Proverbs 12:6-7 Little Big Words
When I was a young boy, many times, the things I would say got me in trouble, and even now, a slip of the tongue, causing me a mess. My father had a funny way of punishing me when I had a slip of the tongue moment. My daddy would make me look at my reflection in the mirror and say thank you mouth for getting me into trouble. Our Father God’s words remind His children to control their mouths many times because your words will haunt you. I love God’s word. I love history and reading quotes. For Proverbs 12:6-7, I could not think of anyone who better fits the scripture (General) George Armstrong Custer. Custer was a West Point graduate and soldier during the American Civil War. His life goal was to be in battle daily, “I would be willing, yes glad, to see a battle every day during my life” ― George A. Custer. Some would say either George Custer was an excellent military leader or just fearless and lucky. George Custer lived his life, looking forward to battle and being good at warfare. Custer would make himself stand out as cavalry general, for soldiers on both sides to see him. Typically, as he would charge his enemies in battle, his long flowing blonde hair was visible, plus he kept a feather in his hat and would wear a bright red scarf. Custer’s life was now full of boredom when the Civil War was over. Still, soon, American attention went to the Native Americans of the west. Some Native Americans were friendly, and some were hostile. The history between the Native Americans and the early settlers is mixed. The pilgrims on the Mayflower were Christians and general kind to Natives of the so-called new world. As more people came to the new world, different people came, and many were not friendly. As more parts of the new world were discovered, the Native Americans lost more land that they once called home. Some Natives were losing living spaces and food to the greedy settlers. When the United States government gave the Native a place to live and made a treaty to live peacefully, the government would change its mind and break its own treaty. Custer had several battles with the Native, and with his luck, was phenomenally successful. Custer was ordered to face some hostile Native Americans at a battle in Montana on June 25, 1876. General Custer was very overconfident. He thought the Native warrior would be dwindling numbers and maybe armed with bows and arrows or primitive weapons. Little did he know that many Native American Indian tribes were ready for war. They had purchased the latest in weapon technology from other Army forts. General Custer showed up for battle with only 324 men, and they all slaughtered because there were about 3500 Native warriors. The battle of Little Big Horn is nicknamed Custer’s last stand, and how it relates to Proverbs 12:6-7 is by the cocky words General Custer used against warfare with Native Americans and this is one of his quotes, “There are not enough Indians in the world to defeat the Seventh Cavalry.” The Native American warriors’ victory over General Custer proves cocky words are just empty and meaningless. Sadly, the Native American war continued for many years. The people who once lived in significant numbers in North America are now negligible. I really do not support warfare as a Christian, but my words and mouth will get me into trouble. The best way to win in life and battle is to let your faith and words of God be your victory in all of your days and life. God bless you all, the Lord is a warrior, and He loves you so do I. His bondservant, Samuel Head.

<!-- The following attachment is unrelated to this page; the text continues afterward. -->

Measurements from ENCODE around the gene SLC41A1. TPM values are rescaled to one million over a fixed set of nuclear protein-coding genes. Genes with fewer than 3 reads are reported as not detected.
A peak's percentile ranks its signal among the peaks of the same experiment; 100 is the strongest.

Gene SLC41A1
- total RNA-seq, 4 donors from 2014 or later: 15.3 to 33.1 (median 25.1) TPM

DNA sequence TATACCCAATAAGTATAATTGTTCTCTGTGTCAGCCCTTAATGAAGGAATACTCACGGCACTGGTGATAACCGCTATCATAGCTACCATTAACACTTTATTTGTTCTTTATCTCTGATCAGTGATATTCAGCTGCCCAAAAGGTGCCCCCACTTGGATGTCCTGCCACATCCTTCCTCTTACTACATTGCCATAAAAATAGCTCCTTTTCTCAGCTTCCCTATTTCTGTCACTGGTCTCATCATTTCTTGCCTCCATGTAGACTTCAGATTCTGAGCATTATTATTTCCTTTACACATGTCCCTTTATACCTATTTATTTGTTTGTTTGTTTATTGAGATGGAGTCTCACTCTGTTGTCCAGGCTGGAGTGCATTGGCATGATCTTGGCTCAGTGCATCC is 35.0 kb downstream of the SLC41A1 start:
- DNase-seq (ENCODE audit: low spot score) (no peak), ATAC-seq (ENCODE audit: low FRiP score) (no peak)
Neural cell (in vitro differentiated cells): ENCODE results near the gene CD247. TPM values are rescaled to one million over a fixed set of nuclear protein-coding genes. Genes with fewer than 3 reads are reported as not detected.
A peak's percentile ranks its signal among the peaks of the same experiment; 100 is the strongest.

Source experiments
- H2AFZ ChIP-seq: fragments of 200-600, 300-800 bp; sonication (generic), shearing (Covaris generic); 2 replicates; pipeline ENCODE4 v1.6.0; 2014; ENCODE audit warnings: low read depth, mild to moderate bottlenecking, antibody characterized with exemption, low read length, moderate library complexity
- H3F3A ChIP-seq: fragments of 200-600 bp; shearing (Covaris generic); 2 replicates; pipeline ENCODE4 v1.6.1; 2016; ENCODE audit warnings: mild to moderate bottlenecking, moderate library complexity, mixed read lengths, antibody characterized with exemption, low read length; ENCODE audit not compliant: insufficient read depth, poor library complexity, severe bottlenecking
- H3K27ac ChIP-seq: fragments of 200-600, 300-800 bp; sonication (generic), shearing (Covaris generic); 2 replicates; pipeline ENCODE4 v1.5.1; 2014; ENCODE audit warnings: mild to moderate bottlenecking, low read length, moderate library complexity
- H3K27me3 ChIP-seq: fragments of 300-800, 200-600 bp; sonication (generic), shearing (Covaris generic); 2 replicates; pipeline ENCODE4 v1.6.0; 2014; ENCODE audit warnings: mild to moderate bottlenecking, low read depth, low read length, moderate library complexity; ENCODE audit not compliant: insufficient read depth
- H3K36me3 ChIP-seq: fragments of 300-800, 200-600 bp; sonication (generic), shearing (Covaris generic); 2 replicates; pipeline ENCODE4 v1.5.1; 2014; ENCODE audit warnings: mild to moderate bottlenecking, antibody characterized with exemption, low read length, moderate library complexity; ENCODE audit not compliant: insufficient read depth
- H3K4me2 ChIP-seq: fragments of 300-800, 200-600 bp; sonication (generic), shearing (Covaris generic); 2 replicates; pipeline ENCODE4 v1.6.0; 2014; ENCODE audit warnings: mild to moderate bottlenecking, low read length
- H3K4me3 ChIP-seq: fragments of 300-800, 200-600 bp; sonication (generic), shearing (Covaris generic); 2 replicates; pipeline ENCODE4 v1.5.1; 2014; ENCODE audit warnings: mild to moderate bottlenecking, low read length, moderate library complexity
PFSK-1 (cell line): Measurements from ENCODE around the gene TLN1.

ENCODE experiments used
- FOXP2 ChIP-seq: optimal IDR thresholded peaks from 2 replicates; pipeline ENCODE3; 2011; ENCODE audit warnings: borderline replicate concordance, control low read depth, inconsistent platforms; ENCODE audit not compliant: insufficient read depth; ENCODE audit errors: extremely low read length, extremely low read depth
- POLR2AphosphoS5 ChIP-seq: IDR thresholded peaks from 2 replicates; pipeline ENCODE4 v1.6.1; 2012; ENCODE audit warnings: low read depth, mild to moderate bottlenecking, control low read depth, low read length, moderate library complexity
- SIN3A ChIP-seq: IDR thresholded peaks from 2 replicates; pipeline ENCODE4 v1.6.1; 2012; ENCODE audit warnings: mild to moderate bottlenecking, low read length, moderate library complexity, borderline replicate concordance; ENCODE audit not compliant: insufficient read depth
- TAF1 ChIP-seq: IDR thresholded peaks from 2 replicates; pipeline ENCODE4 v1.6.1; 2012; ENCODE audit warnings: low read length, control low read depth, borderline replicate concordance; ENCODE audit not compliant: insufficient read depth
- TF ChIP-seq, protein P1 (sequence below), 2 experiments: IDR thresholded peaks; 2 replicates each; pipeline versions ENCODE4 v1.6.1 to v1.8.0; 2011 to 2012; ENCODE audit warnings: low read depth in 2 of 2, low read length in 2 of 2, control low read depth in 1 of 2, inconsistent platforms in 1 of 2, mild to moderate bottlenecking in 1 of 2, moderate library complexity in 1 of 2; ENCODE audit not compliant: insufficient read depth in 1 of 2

James 1:19 You know this, my beloved brothers and sisters. Now everyone must be quick to hear, slow to speak, and slow to anger; 20 for a man’s anger does not bring about the righteousness of God. 21 Therefore, ridding yourselves of all filthiness and all that remains of wickedness, in humility receive the word implanted, which is able to save your souls.